National Security and International Trade
Using an almost 60-year-old Cold War era law President Trump ordered steel and aluminum tariffs levied against friends and foes alike in the name of national security. But what does national security mean when it comes to international trade? Like much of what the government does, it isn’t as straightforward as you might think. So, let’s go exploring, beginning with a pop quiz. Write down what you think national security means within the context of international trade. Don’t look beyond the photo below until you have a definition. You don’t have to share your definition with anyone, but I implore you to write it down. This will give you a firm starting point for our exploration.
Definition of National Security Within the Context of International Trade
Have you taken the pop quiz? If not, please go back to the beginning of the article. Your final grade for this article hangs in the balance.
Now that you have your pop quiz answer in front of you let’s get to the bottom of what trade-related national security really means. In seeking out an authoritative answer let’s begin with a source you probably overlooked unless you are a real trade policy geek — the World Trade Organization. After all it is the international organization charged with overseeing trade rules. Then again if you are a trade policy geek, you probably already know that the WTO authorizes member nations to take measures that protect their “essential security interests.” Unfortunately, no guidance is given as to what constitutes an essential security interest. Here member nations are on the honor system to not abuse this gaping loophole in the WTO’s rules-based trading system.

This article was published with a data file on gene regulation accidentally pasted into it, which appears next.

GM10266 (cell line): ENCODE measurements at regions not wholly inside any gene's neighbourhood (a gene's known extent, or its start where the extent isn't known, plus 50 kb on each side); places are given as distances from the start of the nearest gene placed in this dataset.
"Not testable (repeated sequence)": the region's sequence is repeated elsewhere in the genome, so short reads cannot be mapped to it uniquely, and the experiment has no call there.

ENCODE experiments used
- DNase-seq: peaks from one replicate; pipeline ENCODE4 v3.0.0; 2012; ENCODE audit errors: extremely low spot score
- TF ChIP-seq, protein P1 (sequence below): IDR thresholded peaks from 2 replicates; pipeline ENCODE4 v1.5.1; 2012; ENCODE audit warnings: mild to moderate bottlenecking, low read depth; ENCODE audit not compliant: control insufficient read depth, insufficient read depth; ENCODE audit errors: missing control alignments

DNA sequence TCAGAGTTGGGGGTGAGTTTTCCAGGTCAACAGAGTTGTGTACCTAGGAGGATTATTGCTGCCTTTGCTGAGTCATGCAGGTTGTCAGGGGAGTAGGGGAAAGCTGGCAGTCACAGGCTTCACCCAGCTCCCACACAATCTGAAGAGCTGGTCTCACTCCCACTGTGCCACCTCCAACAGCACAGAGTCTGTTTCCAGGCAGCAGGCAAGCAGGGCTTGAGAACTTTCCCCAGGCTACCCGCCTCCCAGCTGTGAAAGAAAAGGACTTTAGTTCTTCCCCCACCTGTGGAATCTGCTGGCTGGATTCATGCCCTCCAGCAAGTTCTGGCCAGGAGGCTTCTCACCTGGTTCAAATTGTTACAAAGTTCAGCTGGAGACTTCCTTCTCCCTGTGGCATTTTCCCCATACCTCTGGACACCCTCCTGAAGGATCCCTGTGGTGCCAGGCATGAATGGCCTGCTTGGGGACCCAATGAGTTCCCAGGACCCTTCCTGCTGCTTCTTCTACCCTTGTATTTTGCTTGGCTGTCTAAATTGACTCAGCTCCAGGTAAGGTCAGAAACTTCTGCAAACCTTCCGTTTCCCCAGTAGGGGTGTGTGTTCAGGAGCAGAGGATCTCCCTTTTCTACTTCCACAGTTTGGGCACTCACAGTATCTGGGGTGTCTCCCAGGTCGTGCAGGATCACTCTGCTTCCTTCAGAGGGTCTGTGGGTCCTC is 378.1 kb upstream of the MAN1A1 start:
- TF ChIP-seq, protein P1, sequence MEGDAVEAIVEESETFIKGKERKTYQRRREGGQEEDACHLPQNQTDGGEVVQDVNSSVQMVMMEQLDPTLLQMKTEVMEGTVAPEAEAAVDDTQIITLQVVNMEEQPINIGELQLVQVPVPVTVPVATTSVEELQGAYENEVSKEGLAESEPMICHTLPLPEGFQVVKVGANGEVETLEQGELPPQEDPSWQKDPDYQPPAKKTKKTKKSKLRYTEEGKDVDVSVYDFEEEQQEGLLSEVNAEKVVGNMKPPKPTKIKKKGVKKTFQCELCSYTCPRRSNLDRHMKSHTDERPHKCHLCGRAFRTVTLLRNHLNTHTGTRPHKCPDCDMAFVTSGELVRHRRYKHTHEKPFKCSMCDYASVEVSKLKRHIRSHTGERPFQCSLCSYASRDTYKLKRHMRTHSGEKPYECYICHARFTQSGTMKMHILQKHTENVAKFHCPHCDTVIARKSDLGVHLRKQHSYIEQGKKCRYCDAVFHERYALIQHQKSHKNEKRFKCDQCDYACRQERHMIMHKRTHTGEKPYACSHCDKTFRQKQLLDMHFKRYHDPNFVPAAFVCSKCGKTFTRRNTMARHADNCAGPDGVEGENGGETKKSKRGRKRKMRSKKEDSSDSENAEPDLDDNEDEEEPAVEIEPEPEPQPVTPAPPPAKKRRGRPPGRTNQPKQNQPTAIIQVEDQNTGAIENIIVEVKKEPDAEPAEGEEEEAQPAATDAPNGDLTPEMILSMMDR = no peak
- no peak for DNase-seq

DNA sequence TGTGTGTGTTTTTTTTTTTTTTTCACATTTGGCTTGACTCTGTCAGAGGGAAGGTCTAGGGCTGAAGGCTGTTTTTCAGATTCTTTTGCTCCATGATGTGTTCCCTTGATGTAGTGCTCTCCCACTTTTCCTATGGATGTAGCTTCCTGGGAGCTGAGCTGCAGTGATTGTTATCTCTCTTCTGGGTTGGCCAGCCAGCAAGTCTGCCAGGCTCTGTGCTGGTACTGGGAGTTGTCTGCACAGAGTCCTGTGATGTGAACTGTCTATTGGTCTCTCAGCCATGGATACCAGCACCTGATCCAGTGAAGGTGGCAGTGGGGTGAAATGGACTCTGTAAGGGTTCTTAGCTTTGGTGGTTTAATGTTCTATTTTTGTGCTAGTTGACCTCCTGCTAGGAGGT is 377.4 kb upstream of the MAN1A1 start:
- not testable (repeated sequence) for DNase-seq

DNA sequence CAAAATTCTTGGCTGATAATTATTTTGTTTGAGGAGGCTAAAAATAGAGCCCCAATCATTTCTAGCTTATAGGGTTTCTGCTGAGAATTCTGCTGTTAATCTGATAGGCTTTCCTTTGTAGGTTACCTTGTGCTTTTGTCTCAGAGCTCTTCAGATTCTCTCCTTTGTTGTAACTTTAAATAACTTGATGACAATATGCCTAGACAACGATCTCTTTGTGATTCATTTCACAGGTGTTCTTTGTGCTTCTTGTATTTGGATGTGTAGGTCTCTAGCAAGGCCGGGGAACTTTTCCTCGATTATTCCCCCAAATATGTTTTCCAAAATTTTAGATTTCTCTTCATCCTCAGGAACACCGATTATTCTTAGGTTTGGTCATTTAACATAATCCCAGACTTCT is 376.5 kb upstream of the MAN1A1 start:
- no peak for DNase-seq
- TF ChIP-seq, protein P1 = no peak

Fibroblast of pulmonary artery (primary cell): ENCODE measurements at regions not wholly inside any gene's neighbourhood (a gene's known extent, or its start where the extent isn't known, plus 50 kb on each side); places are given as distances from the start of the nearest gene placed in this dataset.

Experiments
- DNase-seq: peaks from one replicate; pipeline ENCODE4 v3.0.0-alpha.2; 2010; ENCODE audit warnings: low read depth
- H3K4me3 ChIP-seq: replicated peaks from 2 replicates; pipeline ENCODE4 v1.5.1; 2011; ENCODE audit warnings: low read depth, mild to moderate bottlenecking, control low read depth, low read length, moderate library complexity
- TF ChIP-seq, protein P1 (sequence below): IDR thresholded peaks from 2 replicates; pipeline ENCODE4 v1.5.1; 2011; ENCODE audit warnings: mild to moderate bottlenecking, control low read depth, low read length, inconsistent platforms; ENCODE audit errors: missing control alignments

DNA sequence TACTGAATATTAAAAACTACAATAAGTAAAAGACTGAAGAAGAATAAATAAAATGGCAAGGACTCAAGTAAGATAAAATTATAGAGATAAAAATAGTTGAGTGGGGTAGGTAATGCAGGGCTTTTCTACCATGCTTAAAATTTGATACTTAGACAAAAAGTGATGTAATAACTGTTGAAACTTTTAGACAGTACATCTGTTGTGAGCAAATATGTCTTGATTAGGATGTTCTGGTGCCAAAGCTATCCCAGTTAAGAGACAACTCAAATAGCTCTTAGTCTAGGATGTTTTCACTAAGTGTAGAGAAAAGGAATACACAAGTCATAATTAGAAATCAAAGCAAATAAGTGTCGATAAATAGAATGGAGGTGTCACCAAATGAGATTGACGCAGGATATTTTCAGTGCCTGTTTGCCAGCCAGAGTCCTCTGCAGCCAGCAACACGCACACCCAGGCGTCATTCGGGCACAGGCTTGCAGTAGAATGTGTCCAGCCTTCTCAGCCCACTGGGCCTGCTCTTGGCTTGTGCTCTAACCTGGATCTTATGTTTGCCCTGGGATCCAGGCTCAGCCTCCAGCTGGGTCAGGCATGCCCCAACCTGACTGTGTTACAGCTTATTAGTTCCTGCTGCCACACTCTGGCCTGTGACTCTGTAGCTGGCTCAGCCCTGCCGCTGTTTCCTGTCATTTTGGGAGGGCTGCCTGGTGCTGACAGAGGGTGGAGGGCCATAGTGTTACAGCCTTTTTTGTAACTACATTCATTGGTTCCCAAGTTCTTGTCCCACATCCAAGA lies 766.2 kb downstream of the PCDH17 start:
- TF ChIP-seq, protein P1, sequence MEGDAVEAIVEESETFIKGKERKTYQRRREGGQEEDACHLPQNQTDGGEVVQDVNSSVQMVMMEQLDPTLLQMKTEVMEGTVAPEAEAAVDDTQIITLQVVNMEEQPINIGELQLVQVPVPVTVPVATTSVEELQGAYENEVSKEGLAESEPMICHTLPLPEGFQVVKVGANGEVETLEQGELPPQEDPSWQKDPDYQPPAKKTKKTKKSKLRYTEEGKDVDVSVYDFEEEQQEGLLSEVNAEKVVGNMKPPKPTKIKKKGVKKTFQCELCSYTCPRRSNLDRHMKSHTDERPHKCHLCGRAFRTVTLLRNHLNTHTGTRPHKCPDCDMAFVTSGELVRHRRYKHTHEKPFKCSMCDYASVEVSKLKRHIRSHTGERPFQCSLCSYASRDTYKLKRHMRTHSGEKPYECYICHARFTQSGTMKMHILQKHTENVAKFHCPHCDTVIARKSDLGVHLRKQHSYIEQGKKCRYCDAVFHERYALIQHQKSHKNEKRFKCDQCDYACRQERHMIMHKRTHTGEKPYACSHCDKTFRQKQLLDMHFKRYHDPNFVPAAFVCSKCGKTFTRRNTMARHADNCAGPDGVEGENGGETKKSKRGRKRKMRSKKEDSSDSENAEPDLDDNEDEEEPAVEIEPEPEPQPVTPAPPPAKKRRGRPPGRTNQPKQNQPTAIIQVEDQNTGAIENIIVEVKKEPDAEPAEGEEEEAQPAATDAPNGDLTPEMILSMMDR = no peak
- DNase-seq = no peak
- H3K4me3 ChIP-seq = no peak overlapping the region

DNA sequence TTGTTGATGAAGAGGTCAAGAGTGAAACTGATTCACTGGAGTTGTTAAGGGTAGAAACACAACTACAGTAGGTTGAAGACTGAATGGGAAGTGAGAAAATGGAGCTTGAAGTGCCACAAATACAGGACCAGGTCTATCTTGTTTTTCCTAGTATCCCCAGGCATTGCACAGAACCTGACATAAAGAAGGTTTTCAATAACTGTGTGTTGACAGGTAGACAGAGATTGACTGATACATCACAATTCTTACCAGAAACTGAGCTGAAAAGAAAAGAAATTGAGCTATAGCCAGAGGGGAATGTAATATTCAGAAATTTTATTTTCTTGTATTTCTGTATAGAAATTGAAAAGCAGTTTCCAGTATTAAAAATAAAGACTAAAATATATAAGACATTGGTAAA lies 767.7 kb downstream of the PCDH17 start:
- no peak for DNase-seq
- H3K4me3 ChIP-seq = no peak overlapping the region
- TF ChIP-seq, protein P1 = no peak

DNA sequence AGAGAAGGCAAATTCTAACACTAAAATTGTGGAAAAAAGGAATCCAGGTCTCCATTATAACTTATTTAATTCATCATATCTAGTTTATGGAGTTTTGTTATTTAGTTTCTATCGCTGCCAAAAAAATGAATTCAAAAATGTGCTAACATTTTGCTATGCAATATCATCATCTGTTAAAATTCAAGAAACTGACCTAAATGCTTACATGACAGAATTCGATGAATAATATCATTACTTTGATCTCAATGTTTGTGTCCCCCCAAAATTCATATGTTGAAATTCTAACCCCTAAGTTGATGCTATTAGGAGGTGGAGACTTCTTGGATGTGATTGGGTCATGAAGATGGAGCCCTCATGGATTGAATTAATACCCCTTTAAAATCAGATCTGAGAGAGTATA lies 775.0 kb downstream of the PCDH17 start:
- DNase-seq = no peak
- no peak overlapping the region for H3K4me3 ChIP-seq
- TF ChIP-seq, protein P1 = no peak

Of course, the most obvious place you might expect a definition of national security is in Cold War law itself, and here we have some limited luck. A Congressional Research Service report lays out the basics:
“While there is no specific definition of national security in the statute, it states that the investigation must consider certain factors: domestic production needed for projected national defense requirements; domestic capacity; the availability of human resources and supplies essential to the national defense; and potential unemployment, loss of skills or investment, or decline in government revenues resulting from displacement of any domestic products by excessive imports.”
Congratulations if your definition highlighted national defense. It clearly plays a key role in the law’s intent. Unfortunately, according to Department of Defense Secretary Mattis it didn’t come into play for the steel and aluminum tariffs Trump imposed. In a memo to the Commerce Secretary Mattis wrote that the Department of Defense (DOD) “does not believe that the findings in the reports (for steel and aluminum) impact the ability of DoD programs to acquire the steel or aluminum necessary to meet national defense requirements.” (File has been moved or removed from Commerce Department site. As of 11/11/18 it was available as an archived file.)